It’s hard to say where the drama between Drake and the artist formerly known as Kanye West and their respective camps began. Some say Ye soured on Drake early; it’d explain past quirks like removing his guest verse from My Beautiful Dark Twisted Fantasy’s “All of the Lights” in 2010. Others point to the late aughts tiff between Lil Wayne, Drake’s mentor and former Young Money labelmate, and Pusha-T, a regular Ye collaborator and president of Ye’s G.O.O.D. Music label since 2015. Whatever the case, Ye and Drake have ups and downs, but last night the duo seemed to be on their best terms since Ye’s guest spot at Drake’s OVO Fest in 2013. Drake performed a set of Certified Lover Boy songs at the elder rapper’s “Free Larry Hoover” benefit concert at the Coliseum in Los Angeles on Thursday, tipping relations between the longtime frenemies back to what looks like friendship after a tense summer tit-for-tat characterized by spiteful leaks and subliminal disses that stopped abruptly when Texas hip-hop exec J. Prince stepped in to broker a cooldown, as we’re told he did a few years back when Drake was gearing up to scorch the earth after the release of the Pusha-T diss track “The Story of Adidon.” Hoover led Chicago’s Gangster Disciples in the late ’60s until a murder arrest in 1973 resulted in a 200-year sentence; Hoover publicly denounced crime in the ’90s but was found guilty of a gaggle of conspiracy and extortion charges while serving time for the murder charge.
It was an intriguing show, not just due to the speed at which it seemed to come together over the last few weeks. It juggled praise music and street rap, 2000s stadium rap and emotional 2010s trap, altruism and capitalist commerce.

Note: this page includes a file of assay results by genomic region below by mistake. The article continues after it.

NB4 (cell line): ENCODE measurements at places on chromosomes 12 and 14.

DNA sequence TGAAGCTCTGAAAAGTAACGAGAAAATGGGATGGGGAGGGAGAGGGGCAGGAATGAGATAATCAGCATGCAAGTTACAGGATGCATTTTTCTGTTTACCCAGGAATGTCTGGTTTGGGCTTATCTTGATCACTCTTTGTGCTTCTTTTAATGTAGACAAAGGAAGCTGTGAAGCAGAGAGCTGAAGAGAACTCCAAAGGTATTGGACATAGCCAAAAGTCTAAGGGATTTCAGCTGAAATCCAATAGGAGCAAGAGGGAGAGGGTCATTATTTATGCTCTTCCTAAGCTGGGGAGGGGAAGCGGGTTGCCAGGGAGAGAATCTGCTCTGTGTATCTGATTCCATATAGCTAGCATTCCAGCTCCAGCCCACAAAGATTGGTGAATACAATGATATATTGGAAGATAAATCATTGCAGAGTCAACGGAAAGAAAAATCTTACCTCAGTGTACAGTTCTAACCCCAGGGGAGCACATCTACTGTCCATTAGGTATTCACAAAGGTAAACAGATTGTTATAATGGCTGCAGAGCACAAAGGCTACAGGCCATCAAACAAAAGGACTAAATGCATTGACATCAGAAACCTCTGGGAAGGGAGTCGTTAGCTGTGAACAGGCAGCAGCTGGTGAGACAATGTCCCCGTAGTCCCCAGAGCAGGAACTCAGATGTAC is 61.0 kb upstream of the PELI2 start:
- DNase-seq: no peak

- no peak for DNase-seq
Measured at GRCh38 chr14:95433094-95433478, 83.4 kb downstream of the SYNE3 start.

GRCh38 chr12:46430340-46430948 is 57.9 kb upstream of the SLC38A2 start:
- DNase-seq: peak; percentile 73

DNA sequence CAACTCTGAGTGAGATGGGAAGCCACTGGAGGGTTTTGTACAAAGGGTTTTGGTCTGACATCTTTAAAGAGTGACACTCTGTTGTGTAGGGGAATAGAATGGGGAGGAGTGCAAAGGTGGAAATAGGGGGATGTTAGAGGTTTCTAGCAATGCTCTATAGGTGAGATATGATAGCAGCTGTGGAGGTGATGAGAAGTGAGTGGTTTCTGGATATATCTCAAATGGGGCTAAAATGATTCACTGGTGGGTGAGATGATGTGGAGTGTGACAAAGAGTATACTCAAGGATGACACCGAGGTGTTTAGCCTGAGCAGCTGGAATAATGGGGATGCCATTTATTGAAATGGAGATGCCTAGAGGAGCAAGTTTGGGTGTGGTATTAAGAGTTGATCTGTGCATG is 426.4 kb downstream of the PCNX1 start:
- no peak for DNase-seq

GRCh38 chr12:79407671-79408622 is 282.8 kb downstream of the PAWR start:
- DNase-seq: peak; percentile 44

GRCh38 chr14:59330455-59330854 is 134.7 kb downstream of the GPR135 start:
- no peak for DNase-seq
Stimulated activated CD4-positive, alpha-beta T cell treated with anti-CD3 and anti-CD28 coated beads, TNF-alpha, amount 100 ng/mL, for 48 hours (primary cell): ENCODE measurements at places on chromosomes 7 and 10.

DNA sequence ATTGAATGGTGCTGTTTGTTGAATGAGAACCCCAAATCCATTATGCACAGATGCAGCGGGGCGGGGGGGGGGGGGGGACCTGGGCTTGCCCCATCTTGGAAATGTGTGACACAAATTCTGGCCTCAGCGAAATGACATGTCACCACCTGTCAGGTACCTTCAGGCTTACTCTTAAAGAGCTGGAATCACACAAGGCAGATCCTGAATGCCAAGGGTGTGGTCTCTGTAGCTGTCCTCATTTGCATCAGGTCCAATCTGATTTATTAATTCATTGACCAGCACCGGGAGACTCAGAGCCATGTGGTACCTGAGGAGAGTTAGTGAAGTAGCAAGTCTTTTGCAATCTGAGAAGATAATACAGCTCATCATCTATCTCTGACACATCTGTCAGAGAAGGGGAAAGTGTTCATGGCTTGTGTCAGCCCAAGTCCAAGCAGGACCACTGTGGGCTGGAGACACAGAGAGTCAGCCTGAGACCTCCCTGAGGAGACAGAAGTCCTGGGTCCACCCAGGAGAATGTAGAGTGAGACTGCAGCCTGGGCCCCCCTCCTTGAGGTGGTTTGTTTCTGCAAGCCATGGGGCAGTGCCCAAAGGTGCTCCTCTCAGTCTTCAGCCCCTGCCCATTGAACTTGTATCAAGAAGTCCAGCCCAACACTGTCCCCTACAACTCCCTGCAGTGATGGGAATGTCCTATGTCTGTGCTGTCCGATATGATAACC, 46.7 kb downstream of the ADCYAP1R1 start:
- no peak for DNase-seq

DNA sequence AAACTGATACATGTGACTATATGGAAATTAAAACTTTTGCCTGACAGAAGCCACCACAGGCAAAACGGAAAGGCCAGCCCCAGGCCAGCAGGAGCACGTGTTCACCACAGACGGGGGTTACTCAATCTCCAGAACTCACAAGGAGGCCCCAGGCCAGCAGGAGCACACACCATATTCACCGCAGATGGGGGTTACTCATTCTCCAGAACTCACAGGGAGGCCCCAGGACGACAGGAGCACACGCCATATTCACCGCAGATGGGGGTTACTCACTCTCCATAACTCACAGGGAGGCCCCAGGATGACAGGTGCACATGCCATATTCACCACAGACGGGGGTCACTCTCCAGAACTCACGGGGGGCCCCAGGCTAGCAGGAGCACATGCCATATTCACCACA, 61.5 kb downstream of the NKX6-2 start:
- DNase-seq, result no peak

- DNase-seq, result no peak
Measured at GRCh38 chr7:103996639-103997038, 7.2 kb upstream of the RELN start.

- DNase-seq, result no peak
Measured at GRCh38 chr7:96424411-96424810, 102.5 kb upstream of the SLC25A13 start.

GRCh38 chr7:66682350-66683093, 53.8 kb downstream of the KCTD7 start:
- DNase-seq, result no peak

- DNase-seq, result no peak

The concert — streamed by Amazon, which also acted as vendor for “Free Hoover” merch “engineered by Balenciaga” — advanced Ye’s ongoing push for change in the carceral system, at least in the messaging and branding. Prison reform activist Alice Johnson, who received clemency from outgoing president Donald Trump last year thanks in part to Ye and Kim Kardashian’s lobbying, gave remarks as fans filed into the stadium (but if you were watching from home this portion was easy to miss, and the subject scarcely came up again). The bigger news was the two rap titans burying the hatchet and flexing their strengths as performers and hitmakers. To this end, Ye’s set was surprisingly full of hits, a textbook festival-headlining trek from early classics like “All Falls Down” and “Jesus Walks” to the singles from this summer’s Donda. Watching a hits set from Kanye is jarring in 2021. The last few times we saw him in a stadium this year, his focus was tightening up a track list for the new album, repeatedly; his ongoing Sunday Service events, meanwhile, foreground the choir’s repertoire of Christ-ified rap and R&B covers and slippery deconstructions of Ye hits. Unless you see him on a proper album tour, there’s no counting on hearing the classics, and Ye hasn’t toured in five years. There’s pressure there; one of the biggest hitmakers on the planet was present, and although reconciliation was the name of the game, anything less than excellence might be received by an audience too used to pitting the two against each other as a failure. Ye hit hard and delivered, except when he pushed too far into the back catalogue and forgot words and in sporadic moments when he slipped into micromanaging the gig mid-performance. Jams like “Touch the Sky,” “Bound 2,” and “I Wonder” tickled the nostalgia of a fandom that hasn’t taken this extensive of a nostalgia trip with this artist since his evangelical Republican contrarian era began.